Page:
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Use zest to bump up the flavor in your recipes

When a recipe calls for zest, it's referring to the outermost layer of a citrus fruit -- that colored part of the skin that gives oranges, lemons and limes their vibrant hues. It's the zest that contains those rich, fragrant oils that give so much flavor to a dish or recipe.

There are many ways to zest a fruit, whether using a citrus zester (pictured above), a grater, a microplane or rasp, a vegetable peeler or even a good old-fashioned paring knife.  Simple as it may be, there are still some tips to keep in mind:

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  • Make sure you remove only the outermost layer of colored zest, leaving the white pith behind. The pith is bitter, and that bitterness can overpower the flavor of the zest, affecting the final recipe.

  • Zest your citrus first, before juicing or using any other part of the fruit in a recipe. It's easier -- zesting a juiced fruit is like trying to zest a flat tire.

  • Choose your method of zesting based on how it will be used in a recipe. If the zest is strictly for flavor, I prefer a rasp or grater -- I find the blades don't cut quite as "clean" as a zester or knife, slightly bruising the zest as it's removed to release more oils for flavor. If I'm using the zest as a garnish (candying it to top a cake, or using it to complete a cocktail), a zester, peeler or knife work best. A zester will give you nice, consistent strips.  A peeler or knife enable you to remove large pieces of zest, which you can cut or chop to use as desired.

If you have any kitchen tips or questions you'd like me to explore, leave a comment below or shoot me an e-mail at noelle.carter@latimes.com.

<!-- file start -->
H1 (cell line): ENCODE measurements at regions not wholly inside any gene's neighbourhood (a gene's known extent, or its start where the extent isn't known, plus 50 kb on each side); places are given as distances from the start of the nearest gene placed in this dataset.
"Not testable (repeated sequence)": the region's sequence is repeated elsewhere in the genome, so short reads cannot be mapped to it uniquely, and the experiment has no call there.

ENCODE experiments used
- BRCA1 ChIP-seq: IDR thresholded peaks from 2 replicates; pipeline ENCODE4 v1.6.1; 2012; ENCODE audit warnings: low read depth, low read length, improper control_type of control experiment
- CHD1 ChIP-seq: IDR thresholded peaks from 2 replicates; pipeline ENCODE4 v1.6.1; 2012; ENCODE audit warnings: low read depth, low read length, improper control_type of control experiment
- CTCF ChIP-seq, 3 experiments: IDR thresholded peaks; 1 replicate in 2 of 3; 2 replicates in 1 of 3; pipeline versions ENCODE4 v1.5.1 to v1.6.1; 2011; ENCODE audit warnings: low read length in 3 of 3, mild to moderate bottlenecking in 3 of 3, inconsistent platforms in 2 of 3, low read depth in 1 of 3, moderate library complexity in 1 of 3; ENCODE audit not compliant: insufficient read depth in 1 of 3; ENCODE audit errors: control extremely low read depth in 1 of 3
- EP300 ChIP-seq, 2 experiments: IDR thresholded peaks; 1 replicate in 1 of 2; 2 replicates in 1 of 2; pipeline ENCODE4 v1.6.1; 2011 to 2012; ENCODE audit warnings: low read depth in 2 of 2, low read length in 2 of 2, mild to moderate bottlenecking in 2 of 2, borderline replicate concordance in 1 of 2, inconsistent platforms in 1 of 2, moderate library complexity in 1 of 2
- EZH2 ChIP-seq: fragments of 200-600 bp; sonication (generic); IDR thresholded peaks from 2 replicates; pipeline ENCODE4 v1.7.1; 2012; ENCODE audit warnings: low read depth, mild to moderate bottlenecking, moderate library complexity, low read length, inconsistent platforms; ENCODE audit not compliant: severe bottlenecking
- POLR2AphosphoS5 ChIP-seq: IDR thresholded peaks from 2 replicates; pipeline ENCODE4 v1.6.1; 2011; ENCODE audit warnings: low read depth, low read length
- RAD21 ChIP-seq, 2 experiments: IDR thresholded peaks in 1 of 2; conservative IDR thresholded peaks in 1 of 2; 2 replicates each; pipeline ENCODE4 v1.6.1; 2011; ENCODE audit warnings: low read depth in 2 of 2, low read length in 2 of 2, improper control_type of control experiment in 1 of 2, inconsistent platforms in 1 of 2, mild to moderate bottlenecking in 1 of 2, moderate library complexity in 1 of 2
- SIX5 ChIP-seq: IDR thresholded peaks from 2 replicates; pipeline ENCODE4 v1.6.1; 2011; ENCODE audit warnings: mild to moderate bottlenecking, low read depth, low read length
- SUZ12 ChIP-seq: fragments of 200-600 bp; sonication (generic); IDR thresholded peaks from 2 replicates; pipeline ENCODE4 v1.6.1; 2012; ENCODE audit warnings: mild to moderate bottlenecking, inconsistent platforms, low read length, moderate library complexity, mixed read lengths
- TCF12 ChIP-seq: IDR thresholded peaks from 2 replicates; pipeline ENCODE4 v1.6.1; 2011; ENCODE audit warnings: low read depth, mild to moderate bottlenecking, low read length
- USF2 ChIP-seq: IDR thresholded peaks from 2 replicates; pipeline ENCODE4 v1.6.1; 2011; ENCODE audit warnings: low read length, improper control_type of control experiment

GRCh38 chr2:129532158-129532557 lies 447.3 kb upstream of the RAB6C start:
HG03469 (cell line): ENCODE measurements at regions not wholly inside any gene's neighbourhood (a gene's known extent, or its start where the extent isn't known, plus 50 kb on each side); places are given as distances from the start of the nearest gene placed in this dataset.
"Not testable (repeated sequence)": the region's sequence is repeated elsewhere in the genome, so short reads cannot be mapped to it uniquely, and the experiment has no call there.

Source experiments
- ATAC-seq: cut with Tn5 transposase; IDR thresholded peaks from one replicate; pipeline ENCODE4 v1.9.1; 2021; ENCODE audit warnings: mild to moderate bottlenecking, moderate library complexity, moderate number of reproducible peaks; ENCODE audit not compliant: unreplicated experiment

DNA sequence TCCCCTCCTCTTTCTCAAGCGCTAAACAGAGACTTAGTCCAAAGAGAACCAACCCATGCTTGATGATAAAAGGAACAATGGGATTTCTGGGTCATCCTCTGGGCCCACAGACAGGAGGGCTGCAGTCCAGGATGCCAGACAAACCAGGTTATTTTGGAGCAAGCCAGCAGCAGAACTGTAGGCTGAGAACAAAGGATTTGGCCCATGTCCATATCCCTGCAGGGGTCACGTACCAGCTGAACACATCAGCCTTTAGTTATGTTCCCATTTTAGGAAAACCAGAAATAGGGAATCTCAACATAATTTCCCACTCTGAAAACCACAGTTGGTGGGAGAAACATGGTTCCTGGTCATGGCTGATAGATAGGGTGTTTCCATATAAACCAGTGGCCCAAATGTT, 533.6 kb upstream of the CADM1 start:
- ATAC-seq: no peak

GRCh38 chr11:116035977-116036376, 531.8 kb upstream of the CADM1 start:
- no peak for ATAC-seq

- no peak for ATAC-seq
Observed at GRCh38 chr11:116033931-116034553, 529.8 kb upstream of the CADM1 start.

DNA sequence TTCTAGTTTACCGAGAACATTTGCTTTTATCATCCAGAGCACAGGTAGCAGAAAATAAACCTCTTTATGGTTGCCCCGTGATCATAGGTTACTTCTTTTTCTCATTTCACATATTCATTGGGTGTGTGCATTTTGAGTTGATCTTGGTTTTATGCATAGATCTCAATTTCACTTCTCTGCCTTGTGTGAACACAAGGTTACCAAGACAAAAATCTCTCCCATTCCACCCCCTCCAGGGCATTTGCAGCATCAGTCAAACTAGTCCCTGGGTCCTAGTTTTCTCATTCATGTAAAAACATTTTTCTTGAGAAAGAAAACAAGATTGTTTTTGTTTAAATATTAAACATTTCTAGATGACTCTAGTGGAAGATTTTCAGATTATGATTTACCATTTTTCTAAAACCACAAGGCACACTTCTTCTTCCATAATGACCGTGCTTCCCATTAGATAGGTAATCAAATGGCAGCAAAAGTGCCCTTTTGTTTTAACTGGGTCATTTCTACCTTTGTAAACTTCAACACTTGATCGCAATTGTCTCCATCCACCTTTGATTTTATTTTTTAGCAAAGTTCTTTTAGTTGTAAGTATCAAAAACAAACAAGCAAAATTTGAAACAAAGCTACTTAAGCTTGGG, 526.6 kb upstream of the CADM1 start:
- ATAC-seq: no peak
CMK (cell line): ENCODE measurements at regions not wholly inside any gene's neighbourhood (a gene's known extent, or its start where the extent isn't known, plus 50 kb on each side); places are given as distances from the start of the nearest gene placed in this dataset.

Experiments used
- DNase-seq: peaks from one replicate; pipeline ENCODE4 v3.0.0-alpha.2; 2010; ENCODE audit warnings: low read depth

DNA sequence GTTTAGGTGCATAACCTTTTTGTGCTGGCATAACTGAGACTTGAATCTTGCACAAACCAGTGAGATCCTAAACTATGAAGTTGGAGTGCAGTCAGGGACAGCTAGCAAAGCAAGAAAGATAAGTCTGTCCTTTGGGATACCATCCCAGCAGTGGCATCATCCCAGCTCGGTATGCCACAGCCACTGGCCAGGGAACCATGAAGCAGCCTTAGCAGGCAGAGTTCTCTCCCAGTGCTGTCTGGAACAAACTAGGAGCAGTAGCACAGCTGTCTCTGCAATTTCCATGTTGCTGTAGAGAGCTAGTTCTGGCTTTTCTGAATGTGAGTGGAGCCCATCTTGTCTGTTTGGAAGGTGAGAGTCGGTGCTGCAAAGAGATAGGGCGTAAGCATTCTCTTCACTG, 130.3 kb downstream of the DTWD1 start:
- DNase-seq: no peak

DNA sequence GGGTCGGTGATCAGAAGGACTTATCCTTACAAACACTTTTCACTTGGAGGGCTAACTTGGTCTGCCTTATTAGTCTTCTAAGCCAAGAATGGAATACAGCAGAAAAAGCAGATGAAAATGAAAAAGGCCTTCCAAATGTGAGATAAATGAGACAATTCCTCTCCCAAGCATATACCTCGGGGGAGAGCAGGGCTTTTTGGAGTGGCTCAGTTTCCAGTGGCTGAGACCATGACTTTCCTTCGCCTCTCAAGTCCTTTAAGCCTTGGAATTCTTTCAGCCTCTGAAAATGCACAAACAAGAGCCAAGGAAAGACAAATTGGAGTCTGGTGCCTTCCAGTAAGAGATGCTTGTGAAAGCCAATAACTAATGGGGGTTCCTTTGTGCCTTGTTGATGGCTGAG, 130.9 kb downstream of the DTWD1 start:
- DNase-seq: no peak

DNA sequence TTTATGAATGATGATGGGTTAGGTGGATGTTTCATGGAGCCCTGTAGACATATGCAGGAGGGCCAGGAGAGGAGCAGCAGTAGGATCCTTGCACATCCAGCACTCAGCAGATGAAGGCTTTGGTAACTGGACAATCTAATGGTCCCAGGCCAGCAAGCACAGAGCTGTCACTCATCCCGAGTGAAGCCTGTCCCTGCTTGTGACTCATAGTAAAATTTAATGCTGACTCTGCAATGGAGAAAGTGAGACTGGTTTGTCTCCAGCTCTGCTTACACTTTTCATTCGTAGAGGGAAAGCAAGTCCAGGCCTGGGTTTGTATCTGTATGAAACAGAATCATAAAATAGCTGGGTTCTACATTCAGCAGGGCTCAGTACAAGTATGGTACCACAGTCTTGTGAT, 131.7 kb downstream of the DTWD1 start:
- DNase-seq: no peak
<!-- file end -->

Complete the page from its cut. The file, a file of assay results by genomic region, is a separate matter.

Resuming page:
THAI COCONUT CHICKEN

Total time: 20 minutes plus marinating and grilling time

Servings: 6

Note: Galangal (a large root similar to ginger) and Thai basil can be found at Asian markets.

2 tablespoons dark brown sugar

1 to 3 Thai chiles, stemmed, seeded and finely chopped

1 tablespoon chopped garlic

3 tablespoons grated galangal or ginger

1/4 cup chopped cilantro

1/4 cup chopped Thai purple or regular basil

1/4 cup finely chopped green onions

1/4 cup finely chopped lemongrass (tough outer leaves removed)

Zest of 1 lime, finely grated

Juice of 4 limes

1 (13½-ounce) can coconut milk

1/4 cup toasted sesame oil

2 tablespoons fish sauce

1 (4- to 6-pound) chicken, cut into 8 pieces

1. In a large bowl, combine the brown sugar, chiles, garlic, galangal, cilantro, basil, green onions, lemongrass, lime zest and juice, coconut milk, sesame oil and fish sauce. Add the chicken pieces and toss to coat.

2. Place the chicken and marinade in a large, sealable plastic bag. Squeeze out the air and seal the bag. Place the bag in the refrigerator and marinate the chicken overnight, up to 24 hours.

3. Remove the chicken from the marinade and grill on an oiled rack over medium-high heat until the meat is firm and the juices run clear and a thermometer inserted reads 165 degrees. Place chicken on a platter and set aside for a few minutes before serving.

Each serving: 432 calories; 48 grams protein; 3 grams carbohydrates; 0 fiber; 24 grams fat; 9 grams saturated fat; 147 mg. cholesterol; 252 mg. sodium.

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